In summary, the basic idea is that the Holy Ghost has supposedly told you that these things are true and you are able to claim that you know them to be true. The extreme majority of testimonies typically start out with “I’d like to bear my testimony that I know this Church is true.” Other common statements and sentiments expressed include “I know Joseph Smith was a prophet”, “I know Christ lives”, “I know Heavenly Father answers prayers”, and “I know he loves me”. The word “know” is very important in this situation. If you had prayed to God and felt that what you were praying about was true, according to Mormons, you know that it’s true. Yes, this leaves plenty of room for confirmation bias and self-deception to take place, but I was taught that this was a legitimate and valid way to determine truth.

Testimony meetings tended to be powerfully spiritual in the sense that as someone was bearing their testimony with conviction, many others in the room were inspired and touched by that conviction and understood that to be the Spirit confirming the truth of what this person was saying. The Church teaches that the best way to help someone to feel the Spirit, and therefore know of the truthfulness of the Church, is to bear powerful testimony. Here is a video that I showed regularly to people I was teaching on my mission. It’s the story of how Brigham Young supposedly found his testimony of the validity of the Church. The story goes that Brigham was skeptical of the Book of Mormon and the teachings of Joseph Smith. Then a man said to him that he knew the Book of Mormon was true and at that moment Brigham said he knew it was all true. Here is this idea summarized straight from Mormon scripture1:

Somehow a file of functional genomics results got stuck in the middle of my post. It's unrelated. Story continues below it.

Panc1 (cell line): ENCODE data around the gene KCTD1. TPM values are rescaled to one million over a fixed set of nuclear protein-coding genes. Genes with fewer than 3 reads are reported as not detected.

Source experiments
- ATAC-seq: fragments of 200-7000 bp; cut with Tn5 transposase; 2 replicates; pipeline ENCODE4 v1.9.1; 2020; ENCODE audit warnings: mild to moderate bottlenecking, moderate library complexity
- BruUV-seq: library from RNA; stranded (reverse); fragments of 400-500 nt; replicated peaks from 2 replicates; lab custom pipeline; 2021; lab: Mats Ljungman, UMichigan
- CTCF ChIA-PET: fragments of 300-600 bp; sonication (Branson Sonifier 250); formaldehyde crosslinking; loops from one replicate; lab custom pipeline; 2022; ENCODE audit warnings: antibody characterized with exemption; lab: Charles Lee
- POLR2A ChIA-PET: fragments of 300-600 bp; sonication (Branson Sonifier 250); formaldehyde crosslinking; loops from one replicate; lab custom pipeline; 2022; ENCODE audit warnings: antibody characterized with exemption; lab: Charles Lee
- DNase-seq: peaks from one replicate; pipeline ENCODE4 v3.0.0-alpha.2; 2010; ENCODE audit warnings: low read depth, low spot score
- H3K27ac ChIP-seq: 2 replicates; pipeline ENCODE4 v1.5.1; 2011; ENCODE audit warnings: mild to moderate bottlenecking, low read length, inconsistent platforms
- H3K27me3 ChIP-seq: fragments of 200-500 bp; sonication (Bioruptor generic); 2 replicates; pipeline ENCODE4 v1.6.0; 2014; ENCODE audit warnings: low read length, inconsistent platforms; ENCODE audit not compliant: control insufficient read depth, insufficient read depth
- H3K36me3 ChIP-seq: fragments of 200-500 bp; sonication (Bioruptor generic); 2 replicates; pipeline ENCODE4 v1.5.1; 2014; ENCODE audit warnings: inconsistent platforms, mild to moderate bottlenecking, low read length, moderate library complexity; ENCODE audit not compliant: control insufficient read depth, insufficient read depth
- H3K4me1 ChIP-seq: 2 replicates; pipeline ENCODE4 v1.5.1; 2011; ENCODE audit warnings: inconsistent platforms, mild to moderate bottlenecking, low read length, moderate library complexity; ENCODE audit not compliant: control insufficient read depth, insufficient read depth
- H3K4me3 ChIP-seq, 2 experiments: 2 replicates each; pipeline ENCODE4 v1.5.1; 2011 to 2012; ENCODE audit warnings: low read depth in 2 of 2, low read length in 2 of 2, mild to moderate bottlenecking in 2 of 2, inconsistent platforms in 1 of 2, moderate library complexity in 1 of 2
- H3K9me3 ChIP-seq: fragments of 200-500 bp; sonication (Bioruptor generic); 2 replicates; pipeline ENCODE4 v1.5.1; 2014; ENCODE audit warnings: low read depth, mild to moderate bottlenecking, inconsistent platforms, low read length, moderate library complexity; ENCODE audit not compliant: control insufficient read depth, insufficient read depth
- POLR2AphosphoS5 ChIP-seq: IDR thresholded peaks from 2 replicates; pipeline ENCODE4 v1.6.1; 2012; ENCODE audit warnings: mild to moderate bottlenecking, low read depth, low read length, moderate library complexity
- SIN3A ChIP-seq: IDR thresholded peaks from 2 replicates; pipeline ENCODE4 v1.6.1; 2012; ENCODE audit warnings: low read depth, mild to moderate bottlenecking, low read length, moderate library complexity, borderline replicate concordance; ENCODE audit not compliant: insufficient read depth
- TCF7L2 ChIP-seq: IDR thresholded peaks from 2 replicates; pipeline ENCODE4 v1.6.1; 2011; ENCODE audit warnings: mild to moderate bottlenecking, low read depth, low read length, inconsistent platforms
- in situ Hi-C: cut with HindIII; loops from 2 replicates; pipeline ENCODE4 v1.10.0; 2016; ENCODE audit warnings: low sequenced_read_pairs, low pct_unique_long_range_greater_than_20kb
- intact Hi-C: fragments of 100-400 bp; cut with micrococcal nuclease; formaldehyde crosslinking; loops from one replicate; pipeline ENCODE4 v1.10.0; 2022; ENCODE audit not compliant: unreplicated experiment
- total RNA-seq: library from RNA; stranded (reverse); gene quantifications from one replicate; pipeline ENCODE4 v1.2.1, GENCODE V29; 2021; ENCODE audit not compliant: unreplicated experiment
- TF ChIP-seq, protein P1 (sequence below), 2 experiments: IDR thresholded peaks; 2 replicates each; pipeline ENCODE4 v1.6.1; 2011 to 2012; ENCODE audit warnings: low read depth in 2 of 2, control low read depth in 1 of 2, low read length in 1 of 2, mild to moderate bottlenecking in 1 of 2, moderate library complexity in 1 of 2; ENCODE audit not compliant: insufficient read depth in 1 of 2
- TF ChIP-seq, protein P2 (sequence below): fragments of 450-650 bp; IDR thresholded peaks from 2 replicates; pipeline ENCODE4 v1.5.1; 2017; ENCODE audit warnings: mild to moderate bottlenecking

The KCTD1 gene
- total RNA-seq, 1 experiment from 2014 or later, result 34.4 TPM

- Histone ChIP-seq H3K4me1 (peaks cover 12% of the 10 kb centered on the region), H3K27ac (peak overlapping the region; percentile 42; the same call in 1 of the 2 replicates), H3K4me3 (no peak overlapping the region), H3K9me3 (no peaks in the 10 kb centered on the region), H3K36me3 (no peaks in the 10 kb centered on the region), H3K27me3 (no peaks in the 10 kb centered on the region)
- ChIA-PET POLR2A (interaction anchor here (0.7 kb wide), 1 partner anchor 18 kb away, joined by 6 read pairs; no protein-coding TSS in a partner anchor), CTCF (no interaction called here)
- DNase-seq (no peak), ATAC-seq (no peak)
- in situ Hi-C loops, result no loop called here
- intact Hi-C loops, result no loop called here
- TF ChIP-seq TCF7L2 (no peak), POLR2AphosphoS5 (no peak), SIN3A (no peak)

…for when a man speaketh by the power of the Holy Ghost the power of the Holy Ghost carrieth it unto the hearts of the children of men.

In the Mormon community, there is almost an inside joke that there is always some 12 or 13 year old boy in every ward who gets up every testimony meeting and becomes emotional while bearing his testimony. In my ward, I was that boy. I remember the first time I got up to do it at the age of 11. I believe my Mom had just gone to the pulpit — which in hindsight seems wrong because my Mom hates public speaking — and gave her testimony and I followed suit. I got up there and began spitting off what I had heard everyone else say. “I know the Church is true. I know Joseph Smith was a prophet” etc. I remember making eye contact with a woman in the ward who served with the Primary children, so I knew her fairly well. She had a tear in her eye which triggered my emotions, which I credited to the Holy Ghost. I often cited that as the moment when I gained my testimony.